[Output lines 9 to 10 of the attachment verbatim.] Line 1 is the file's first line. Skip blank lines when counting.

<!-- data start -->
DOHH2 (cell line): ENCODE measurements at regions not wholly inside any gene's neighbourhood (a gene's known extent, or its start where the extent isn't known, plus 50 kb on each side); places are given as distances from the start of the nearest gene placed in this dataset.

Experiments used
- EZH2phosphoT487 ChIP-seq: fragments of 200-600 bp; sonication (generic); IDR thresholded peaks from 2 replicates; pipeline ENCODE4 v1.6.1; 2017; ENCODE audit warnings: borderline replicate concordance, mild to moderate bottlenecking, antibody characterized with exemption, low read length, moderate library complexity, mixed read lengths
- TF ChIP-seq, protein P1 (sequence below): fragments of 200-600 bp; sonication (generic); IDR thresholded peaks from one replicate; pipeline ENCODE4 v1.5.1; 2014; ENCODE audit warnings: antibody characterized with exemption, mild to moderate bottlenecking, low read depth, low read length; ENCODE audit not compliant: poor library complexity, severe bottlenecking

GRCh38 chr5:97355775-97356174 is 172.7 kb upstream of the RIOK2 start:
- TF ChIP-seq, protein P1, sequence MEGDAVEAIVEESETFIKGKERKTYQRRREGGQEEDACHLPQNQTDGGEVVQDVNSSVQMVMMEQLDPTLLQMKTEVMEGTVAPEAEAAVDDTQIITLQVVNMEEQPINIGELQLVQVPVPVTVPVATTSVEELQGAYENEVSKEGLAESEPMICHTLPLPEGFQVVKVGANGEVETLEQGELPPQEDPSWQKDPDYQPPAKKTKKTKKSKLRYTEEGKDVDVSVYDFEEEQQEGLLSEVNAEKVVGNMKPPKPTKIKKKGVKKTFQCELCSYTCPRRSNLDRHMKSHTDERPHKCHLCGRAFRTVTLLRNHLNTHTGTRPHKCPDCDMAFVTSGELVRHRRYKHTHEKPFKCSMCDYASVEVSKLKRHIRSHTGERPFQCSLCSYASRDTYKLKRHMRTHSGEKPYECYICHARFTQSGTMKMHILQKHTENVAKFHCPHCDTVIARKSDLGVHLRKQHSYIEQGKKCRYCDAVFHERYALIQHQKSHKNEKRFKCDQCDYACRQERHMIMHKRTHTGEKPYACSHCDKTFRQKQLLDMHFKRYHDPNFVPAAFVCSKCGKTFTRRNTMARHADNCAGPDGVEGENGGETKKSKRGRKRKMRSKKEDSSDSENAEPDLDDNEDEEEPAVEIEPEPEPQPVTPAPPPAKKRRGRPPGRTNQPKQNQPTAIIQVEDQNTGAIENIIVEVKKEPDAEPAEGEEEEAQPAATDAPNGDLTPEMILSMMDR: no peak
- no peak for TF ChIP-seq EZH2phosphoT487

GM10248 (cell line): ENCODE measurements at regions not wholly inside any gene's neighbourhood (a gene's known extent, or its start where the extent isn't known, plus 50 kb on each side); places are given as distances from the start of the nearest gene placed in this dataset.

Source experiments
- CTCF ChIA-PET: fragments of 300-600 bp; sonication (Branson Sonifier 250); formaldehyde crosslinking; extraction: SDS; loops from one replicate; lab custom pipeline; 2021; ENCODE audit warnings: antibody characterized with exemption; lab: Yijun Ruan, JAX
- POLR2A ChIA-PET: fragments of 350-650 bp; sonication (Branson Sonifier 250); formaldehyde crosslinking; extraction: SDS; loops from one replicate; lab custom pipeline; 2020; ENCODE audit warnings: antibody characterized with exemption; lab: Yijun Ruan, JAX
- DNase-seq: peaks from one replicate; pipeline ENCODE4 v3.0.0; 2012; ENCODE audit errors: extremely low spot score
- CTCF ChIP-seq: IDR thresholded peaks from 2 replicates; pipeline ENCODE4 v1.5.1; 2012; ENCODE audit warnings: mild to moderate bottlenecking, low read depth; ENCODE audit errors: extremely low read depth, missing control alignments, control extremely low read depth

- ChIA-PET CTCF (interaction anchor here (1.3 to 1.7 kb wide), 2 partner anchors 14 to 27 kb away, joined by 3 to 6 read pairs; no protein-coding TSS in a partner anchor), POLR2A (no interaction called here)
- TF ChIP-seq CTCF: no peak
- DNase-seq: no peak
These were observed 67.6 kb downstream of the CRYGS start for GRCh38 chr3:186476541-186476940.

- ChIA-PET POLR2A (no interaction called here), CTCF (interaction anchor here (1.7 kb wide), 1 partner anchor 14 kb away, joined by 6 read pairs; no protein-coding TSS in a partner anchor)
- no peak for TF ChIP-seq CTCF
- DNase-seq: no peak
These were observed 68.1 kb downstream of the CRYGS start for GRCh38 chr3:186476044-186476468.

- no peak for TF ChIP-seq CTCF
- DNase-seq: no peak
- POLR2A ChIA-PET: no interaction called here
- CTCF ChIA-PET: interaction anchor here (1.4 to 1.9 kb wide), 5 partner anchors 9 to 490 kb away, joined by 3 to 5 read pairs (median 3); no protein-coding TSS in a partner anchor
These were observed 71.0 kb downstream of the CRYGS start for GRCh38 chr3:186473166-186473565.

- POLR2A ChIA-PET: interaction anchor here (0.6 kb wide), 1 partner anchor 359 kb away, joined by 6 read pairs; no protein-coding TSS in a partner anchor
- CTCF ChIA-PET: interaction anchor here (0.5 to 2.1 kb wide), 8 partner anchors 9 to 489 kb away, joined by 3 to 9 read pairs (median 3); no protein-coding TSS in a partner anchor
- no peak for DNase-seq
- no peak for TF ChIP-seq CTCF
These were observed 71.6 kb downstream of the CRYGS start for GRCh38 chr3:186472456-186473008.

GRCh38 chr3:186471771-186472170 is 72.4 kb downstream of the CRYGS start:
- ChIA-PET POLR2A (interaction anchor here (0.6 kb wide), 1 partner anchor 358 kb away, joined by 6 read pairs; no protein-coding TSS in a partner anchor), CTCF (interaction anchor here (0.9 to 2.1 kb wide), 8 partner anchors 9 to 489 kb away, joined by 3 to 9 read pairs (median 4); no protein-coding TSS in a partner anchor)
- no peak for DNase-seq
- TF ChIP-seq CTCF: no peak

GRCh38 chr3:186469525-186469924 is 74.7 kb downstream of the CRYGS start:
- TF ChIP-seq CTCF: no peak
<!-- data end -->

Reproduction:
Source experiments
- CTCF ChIA-PET: fragments of 300-600 bp; sonication (Branson Sonifier 250); formaldehyde crosslinking; extraction: SDS; loops from one replicate; lab custom pipeline; 2021; ENCODE audit warnings: antibody characterized with exemption; lab: Yijun Ruan, JAX